pick up radio waves, microwaves, infrared light
every surface distracts
where in this pattern upon pattern
colour upon colour does a bird find food
so many airmiles in this heat,
she falters, stops more often
fears escalate as random sputterings
of fluorescence turn phosphorescent and she’s tired–
when she falls into it, the shine of blue
is water

6. eyelids

eyelids are three:
transparent nictating lids
in the inner corner of each eye
work sideways with tears
upper and lower lids come together
horizontally over the cornea
in blissful states they meet
in an upwards curve
but now the top lid is heavier
she’s crawled from the water
but oh, the weariness
warm sun on rock, mat of soft grass
her eyes will not stay open
dream memory: eyelids stuck together
she’s curled up inside thin white walls
light is coming through them
she’s so small, so small to struggle
peck pecking with her special tooth
(whatever happened to that tooth?)
her wet body inches out of the shell
her lids’ first puzzled parting

7. structure

the muscular sclera pockets her eye
an egg-shaped envelope of tissue
with a vertical lens to divide the interior
watery aqueous humour
in the front
jelly-like vitreous humour
on its deep skull side
crampton’s muscles
shift shape of cornea
so Desirée can see
what she needs to see
when her feathers dry

8. iris

her round aposematic iris
has sphincter and dilator muscles
that tighten and loosen
to control the amount of light
that goes into her eye
this bright red iris looks charming
but when it pins and flares
Desi is about to draw blood
any human who grabs her
needs to learn this–
even a cook who saves her–
she takes a piece out of his hand

9. field

all day the pecten
like a folded tissue
on the outside of the retina
has shaded her habitual 360 degree
field of vision
just one moment of weakness

10.

there’s still enough light to fly
after a flight of forty-five kilometres
over Canadian Shield rock, lake, forest
and she’s starving
twenty-four hours without food
then the clearing, humans!
smell of hamburger!
large bowl of what looks like juice!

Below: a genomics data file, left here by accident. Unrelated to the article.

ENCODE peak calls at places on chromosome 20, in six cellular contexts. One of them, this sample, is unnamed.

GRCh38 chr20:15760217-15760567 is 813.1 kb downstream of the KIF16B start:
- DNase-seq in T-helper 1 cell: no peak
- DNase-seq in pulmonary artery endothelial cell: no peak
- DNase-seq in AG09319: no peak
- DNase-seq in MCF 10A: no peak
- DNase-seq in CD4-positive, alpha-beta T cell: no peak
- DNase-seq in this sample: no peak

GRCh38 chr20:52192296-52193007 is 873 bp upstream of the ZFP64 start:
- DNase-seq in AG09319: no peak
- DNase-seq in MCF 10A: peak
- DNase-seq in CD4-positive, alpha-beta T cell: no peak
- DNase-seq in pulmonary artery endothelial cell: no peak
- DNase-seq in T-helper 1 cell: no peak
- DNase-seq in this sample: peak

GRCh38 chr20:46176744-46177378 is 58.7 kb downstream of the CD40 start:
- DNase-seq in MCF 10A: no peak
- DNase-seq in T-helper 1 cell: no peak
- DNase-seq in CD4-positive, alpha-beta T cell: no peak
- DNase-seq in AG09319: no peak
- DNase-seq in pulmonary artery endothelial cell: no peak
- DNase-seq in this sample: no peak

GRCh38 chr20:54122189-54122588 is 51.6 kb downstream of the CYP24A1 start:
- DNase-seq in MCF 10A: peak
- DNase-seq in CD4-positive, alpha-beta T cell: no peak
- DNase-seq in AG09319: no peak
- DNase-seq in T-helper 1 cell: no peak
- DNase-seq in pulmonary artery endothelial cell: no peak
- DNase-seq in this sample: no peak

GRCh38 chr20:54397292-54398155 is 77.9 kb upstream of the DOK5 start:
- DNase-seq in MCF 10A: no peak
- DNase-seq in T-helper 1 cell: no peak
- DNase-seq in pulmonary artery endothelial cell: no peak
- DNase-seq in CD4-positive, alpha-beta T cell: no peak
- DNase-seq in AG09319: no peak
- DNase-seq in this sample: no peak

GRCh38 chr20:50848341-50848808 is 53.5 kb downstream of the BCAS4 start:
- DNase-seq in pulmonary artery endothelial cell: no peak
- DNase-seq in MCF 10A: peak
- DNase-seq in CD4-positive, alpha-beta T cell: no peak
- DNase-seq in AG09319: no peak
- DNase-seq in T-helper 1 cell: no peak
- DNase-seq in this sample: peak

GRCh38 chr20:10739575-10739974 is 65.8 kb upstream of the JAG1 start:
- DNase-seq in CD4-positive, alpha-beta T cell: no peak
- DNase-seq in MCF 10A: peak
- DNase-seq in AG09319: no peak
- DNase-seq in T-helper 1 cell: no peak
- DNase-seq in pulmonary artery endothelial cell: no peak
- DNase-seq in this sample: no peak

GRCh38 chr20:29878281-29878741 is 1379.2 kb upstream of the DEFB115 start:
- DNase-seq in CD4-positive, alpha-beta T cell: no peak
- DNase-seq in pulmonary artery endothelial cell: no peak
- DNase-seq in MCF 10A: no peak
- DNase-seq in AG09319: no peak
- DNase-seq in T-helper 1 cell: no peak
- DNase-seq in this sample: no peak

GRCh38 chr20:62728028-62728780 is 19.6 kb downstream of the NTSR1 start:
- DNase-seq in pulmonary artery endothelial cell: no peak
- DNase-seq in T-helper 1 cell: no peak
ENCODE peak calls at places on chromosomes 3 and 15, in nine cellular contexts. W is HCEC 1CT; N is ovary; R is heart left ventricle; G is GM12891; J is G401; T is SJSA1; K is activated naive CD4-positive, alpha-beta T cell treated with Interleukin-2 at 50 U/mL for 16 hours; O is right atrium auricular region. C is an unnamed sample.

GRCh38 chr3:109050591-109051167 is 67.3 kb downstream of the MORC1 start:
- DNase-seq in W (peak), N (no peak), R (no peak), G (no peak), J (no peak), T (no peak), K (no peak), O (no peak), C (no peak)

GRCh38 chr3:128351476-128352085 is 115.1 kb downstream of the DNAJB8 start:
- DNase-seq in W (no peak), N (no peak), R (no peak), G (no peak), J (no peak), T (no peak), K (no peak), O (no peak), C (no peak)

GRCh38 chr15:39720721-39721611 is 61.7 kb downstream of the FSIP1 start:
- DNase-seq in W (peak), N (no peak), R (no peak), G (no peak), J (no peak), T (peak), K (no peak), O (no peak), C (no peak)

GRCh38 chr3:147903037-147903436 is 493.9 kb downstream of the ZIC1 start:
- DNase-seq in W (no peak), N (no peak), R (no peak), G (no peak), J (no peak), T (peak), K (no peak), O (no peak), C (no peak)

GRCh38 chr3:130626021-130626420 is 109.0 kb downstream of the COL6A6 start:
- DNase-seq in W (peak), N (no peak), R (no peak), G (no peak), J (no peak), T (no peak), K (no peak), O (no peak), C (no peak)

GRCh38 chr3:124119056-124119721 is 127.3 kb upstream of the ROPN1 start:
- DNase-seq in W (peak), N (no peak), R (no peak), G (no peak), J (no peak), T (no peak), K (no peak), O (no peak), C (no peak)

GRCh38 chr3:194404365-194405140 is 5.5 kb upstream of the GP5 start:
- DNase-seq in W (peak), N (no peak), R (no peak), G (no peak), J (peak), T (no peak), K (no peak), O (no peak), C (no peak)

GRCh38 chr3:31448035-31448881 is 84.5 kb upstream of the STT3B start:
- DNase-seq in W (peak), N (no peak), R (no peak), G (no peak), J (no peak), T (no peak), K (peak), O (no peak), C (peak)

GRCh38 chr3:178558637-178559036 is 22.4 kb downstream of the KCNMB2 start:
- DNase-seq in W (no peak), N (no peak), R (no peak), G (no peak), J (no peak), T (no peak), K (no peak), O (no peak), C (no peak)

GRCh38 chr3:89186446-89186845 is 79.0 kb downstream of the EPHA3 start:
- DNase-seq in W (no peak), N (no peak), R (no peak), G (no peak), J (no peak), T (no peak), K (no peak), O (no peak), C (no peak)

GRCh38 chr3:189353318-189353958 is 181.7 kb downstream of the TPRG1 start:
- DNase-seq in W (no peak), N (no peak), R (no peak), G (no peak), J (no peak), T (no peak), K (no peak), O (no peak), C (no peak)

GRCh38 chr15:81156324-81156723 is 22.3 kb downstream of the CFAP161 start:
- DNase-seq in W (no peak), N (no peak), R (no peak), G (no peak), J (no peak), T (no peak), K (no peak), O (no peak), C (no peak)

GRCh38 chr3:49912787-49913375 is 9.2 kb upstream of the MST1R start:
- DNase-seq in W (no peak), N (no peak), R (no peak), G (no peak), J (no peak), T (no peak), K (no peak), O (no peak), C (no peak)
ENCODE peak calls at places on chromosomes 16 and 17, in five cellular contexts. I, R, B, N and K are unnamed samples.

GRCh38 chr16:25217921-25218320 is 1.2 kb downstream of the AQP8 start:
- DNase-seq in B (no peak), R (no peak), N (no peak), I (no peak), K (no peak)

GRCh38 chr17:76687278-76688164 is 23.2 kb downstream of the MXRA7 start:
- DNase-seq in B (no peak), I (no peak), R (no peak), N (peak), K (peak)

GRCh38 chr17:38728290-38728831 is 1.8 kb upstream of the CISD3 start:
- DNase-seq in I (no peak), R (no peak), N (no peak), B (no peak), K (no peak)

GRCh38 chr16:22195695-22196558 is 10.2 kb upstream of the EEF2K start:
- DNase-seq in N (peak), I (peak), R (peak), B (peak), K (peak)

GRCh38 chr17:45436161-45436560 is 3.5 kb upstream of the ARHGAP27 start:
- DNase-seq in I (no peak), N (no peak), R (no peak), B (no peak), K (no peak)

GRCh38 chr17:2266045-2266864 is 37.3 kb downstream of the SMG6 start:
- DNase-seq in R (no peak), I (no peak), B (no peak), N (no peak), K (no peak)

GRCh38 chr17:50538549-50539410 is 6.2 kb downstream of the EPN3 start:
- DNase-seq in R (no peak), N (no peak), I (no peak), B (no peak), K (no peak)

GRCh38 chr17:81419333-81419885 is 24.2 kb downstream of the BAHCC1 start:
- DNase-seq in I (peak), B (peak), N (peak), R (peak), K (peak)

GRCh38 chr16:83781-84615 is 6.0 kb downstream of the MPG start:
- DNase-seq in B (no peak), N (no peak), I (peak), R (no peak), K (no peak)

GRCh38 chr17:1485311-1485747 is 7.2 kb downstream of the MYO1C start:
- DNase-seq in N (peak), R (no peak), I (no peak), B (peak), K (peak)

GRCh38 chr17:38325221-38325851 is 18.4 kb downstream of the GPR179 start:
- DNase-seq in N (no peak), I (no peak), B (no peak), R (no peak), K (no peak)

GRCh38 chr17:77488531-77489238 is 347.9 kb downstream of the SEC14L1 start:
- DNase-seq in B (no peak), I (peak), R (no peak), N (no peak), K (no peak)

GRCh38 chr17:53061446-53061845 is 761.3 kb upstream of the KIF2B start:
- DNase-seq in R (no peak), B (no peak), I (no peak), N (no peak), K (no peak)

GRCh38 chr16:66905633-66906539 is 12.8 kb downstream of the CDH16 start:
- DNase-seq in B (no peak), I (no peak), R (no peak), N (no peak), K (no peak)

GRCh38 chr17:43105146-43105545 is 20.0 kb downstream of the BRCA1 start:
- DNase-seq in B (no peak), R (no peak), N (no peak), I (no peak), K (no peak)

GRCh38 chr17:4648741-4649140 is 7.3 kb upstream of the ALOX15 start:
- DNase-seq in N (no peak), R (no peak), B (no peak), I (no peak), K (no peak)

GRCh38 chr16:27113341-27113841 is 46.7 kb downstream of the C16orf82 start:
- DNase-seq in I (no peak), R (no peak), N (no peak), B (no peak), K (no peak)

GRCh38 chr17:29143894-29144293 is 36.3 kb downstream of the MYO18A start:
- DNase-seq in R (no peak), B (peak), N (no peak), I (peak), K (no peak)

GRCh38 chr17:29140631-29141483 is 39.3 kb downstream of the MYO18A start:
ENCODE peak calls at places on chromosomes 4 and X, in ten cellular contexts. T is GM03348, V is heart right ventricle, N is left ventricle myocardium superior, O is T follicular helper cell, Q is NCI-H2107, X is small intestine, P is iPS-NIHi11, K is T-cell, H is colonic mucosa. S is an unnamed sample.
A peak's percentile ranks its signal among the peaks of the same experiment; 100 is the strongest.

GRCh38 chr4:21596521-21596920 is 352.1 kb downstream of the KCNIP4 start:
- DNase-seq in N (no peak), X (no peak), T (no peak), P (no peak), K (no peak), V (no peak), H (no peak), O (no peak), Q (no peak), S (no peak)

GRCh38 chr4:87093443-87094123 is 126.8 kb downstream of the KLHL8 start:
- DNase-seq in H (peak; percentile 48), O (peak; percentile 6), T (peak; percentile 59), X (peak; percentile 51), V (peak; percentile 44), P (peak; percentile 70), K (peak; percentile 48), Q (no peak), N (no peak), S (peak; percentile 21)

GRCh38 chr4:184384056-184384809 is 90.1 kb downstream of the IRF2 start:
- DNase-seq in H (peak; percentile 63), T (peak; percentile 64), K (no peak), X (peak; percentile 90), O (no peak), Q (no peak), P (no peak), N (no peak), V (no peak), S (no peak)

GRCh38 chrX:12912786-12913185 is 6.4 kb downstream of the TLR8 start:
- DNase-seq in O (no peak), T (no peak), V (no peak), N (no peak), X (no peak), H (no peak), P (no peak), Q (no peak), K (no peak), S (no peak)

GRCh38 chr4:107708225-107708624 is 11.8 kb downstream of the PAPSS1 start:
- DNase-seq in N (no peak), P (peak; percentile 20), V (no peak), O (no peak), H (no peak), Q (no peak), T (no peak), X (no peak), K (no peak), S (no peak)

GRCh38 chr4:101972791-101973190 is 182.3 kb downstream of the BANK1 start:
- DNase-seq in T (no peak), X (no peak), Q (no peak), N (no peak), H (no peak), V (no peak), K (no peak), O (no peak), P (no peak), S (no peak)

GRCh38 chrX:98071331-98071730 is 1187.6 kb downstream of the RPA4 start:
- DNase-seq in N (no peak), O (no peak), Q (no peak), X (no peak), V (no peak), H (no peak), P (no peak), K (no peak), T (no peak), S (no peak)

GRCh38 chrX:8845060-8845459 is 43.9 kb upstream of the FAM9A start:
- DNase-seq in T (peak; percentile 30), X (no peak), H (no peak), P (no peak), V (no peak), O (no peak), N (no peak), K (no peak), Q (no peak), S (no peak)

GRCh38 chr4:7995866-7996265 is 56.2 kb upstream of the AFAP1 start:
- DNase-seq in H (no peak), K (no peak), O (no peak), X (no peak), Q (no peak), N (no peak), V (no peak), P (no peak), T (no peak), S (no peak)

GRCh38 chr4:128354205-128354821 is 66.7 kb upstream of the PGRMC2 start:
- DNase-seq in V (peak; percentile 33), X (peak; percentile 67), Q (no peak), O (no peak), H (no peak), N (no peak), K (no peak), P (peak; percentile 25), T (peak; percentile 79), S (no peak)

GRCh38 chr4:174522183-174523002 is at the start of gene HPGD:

she lands on the rim
slipslides into the punch
it’s deeper than her bath
and her eyes sting

11

her eyes betray her now
at the optic disc there is a blind spot
the young cook scoops her
out of the punch bowl
her nictating lids work
to wash away the sting

12. eyelashes

he’s understanding
takes her home, entranced
he notices that each upper and lower eyelid
has miniscule lashes–not hair
but vestigial feathers without barbs
curled
the bird is startled
to find his human eyes close
examining her eyes
past caring
she looks past him
past this place

I’d put an ad in our local paper, distributed in the Sharbot Lake area. The cook, though he wanted to keep her, realized someone who cared for her had lost her, and put his ‘found’ ad in the local Westport paper.  The two distribution areas overlapped so there were about eight households who received both papers, put two and two together, and several people phoned me. Desirée and I were reunited in the resort kitchen, where they’d been trying to feed her with seeds. She, however, is a sugar bird, needing sweets and carbs, so after four days, she dived into the french fries on the table, and then into a butterscotch cream pie before she fell asleep on my shoulder, her beak all sticky with potato and pie mush.

she hops up on my shoulder
stops being a wild thing, submits
once more to being a loved thing

And if you’ve been heroic enough to follow this post all this way, my congratulations. At the moment Desirée is asleep in her favourite place, in one of my dresser drawers, on a towel.

(Heading in for a nap. See you at lunch.)

 

 

4 thoughts on “it’s spring and poetry month and so a poem about/from my parrot

  1. Exceptionally endearing. A profoundly meaningful understanding of experience.
    Third from last paragraph Typo:
    “and severla peopel phoned me” should be: and several people phoned me.

    Like